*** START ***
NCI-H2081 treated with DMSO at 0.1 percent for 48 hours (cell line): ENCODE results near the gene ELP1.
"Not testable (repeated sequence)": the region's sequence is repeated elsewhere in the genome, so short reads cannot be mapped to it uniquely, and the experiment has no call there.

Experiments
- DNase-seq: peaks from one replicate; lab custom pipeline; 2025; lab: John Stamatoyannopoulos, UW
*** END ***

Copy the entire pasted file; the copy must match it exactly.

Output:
NCI-H2081 treated with DMSO at 0.1 percent for 48 hours (cell line): ENCODE results near the gene ELP1.
"Not testable (repeated sequence)": the region's sequence is repeated elsewhere in the genome, so short reads cannot be mapped to it uniquely, and the experiment has no call there.

Experiments
- DNase-seq: peaks from one replicate; lab custom pipeline; 2025; lab: John Stamatoyannopoulos, UW